solution of the other simply by
replacing “letters”.

consider the six isomorphisms
from {A, B, C} to {X, Y, Z}
(as shown above).

for a low pass, write out all six
isomorphisms from {a, b, c} to {x, y, z}.

for a passing grade, write out all
six isomorphisms from {P,D,Q} to {E,I,O}.
let (the particular isomorphism)
P\rightarrow E, D \rightarrow I, Q \rightarrow O
be denoted by “elbowgrease”.
write out the result of applying
elbowgrease to the string PDPDQ.

for a high pass write out the
iso’s from {1,2,3,4} to itself.
what happens if you “apply”
an isomorphism to the result
of the application-of-an-iso’ism?

for a pass with distinction learn
“cycle” notation and how to calculate
with isomorphisms-of-sets considered
as members of the so-called
symmetric group on three elements.

essay question for advanced credit.
we’ve “gone meta” twice in “lifting”
correspondences of sets first
to what we called isomorphisms
of strings, and then to
isomporphisms of exercises.

one could continue to “lift” the
concept to even “higher-level”
groups of data… perhaps introducing
some metaphor along the way to
replace strict symbol-for-symbol

find a pair of textbooks covering
transformations of the plane.
display an “isomorphism” between
the bone-headed wrong ways the
relevant sections of your chosen
texts leave out crucial concepts and
fudge important details.

develop a theory of how this state
of affairs came about. for the
love of god and the gratitude
of generations still to come
do something to change it.

Posted in Exercises, Permutations, Rambles, VME | 4 Comments »

there is no frigate like a boat

Posted by vlorbik on November 17, 2009

in recent posts i’ve typed out
rather detailed descriptions
of a fairly simple process:
forming lists of all the
permutations of a given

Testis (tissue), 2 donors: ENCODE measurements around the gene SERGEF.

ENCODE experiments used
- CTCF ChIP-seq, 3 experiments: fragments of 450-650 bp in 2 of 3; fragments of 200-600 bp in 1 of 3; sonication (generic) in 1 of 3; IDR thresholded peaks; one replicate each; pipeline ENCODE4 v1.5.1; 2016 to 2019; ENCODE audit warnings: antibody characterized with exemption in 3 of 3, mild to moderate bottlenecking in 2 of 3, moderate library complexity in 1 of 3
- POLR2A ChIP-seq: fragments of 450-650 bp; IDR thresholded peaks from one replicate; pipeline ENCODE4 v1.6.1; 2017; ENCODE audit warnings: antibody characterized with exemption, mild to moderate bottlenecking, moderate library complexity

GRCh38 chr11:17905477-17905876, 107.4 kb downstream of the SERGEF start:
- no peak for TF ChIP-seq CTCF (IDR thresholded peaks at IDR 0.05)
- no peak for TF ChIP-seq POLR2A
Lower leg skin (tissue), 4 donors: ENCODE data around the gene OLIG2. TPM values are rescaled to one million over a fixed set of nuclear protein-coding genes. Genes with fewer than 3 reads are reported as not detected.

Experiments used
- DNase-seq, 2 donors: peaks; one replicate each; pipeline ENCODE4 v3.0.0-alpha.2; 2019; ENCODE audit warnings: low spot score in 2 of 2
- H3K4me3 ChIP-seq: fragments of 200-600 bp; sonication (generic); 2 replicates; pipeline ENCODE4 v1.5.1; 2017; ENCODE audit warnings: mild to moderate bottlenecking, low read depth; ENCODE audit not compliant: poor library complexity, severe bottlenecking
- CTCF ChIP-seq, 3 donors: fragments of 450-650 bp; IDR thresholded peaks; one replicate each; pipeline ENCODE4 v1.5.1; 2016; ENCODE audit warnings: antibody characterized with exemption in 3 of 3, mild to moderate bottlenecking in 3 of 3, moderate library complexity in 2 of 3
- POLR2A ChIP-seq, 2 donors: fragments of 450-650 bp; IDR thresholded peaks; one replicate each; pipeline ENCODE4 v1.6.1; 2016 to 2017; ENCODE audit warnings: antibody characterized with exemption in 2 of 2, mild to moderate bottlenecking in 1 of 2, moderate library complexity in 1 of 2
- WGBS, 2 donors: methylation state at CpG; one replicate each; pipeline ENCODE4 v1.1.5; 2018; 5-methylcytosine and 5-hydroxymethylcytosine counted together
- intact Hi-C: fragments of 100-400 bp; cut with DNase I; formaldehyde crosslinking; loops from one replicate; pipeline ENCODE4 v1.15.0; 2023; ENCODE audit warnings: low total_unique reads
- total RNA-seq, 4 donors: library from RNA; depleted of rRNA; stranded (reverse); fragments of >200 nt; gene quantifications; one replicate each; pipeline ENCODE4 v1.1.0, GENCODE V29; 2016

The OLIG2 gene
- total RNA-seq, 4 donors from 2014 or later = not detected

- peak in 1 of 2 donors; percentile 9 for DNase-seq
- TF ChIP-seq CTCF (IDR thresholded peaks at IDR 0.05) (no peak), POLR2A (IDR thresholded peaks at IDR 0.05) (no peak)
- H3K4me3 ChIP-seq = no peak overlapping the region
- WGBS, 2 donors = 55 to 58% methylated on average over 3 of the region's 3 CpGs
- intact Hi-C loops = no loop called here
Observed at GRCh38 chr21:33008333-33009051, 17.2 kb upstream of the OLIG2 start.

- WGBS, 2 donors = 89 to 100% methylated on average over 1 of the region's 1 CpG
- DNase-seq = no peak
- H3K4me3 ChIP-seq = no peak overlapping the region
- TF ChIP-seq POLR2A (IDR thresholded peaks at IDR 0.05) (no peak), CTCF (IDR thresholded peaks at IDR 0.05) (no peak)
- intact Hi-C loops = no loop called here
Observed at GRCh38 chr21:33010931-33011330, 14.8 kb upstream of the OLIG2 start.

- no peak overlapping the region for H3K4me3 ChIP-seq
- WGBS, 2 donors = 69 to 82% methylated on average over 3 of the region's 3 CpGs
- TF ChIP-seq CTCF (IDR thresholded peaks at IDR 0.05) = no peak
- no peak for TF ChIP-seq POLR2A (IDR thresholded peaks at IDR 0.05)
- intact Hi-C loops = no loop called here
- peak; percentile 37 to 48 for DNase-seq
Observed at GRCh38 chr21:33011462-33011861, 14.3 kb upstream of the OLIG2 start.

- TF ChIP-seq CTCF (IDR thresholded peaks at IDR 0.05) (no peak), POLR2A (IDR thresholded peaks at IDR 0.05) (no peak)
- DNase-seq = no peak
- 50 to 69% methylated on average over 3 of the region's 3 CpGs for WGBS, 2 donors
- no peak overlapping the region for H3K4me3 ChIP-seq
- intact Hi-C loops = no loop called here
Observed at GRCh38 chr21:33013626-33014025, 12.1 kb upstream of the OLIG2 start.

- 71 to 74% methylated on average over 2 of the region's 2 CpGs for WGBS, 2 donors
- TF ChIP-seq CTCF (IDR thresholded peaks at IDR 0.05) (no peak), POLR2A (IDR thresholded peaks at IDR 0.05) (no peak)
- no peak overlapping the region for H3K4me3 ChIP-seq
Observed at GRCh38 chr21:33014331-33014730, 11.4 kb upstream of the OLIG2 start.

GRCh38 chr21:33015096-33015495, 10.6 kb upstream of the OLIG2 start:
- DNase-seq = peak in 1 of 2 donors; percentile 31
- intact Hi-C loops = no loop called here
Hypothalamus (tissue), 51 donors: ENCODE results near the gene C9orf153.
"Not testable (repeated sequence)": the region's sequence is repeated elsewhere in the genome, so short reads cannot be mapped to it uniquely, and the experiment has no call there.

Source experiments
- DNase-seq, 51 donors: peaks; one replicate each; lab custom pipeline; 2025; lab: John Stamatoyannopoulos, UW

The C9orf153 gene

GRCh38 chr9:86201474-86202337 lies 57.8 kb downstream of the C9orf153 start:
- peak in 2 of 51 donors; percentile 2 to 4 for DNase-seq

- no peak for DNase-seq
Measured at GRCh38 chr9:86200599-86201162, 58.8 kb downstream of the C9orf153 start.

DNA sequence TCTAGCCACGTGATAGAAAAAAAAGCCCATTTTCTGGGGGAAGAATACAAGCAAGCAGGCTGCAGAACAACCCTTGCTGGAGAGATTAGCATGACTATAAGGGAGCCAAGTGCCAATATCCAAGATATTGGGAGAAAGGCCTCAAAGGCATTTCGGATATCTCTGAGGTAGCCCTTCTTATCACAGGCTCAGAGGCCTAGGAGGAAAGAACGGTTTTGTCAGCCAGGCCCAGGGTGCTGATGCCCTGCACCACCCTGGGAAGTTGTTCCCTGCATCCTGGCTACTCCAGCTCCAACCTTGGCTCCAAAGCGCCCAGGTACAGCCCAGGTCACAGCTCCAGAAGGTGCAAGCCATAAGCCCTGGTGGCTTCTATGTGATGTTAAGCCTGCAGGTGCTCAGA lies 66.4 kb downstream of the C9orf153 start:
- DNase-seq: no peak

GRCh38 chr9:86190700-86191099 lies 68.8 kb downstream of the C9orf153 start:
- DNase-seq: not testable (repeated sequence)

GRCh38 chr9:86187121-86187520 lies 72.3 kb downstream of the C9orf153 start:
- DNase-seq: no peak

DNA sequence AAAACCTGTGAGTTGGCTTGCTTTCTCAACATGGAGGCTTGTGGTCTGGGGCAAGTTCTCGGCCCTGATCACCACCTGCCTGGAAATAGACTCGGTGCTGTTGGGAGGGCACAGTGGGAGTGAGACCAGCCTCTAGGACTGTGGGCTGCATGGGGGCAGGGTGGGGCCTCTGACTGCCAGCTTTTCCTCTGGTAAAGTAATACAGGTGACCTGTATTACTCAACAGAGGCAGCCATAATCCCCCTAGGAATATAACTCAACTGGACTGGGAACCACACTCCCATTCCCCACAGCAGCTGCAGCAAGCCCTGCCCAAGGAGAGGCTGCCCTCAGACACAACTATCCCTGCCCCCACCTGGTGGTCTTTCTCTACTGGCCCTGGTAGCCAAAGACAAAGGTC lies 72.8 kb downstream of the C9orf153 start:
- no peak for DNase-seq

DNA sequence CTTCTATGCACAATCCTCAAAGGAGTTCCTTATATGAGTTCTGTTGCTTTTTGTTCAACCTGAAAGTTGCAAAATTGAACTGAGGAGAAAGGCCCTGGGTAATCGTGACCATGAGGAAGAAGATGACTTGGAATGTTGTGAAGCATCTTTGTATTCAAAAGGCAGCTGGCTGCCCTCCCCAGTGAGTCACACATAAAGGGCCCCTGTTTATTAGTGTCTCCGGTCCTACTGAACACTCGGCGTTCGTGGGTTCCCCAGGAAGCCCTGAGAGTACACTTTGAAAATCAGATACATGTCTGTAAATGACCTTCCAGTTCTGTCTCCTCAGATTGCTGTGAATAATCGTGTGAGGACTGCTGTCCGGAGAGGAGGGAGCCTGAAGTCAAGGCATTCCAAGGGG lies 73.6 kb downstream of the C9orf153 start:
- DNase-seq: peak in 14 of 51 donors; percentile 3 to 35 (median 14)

(small) finite set.
four or five elements, say.

any more than five
would be impractical for in-class work
though i can easily imagine assigning a
“neatness counts” *poster* project along
the lines “create a display showing…
exactly once each, prominently and distinctly…
all 720 permutations of the set
{A,B,C,D,E,F}”. you fail if it’s wrong
of course so check it over several times…
by several different methods if
possible (usually one settles for two
actually… but this is math ed so
the more the better [let’s pretend]).

so i now propose to look at methods
of *generating* our lists. thus far
we’ve examined what i hope is much
the commonest: trees.

given the symbols of {@, ^, *}
(“at, hat, and splat”) to permute.
let’s see if i can draw it
with this typer here.

[tries and fails; that would be “no”.]

to heck with it then. the point is,
you can draw what’s called a tree.

this is as good a time as any to mention
that if there were any doubt in anyone’s
mind what the heck i’m going on about
they’d take advantage of the web format
and enter a few well-chosen words into
the search engine of their choice. what
would owen do. quite often i tack “wiki”
onto the end of my search string (i.e.,
my list of words to search *for*) so as
to be taken quickly to the amazingly
useful wikipedia (the pearl of the net).
on “tree diagram” it’s *not* so useful
but you’ll see a real one quick enough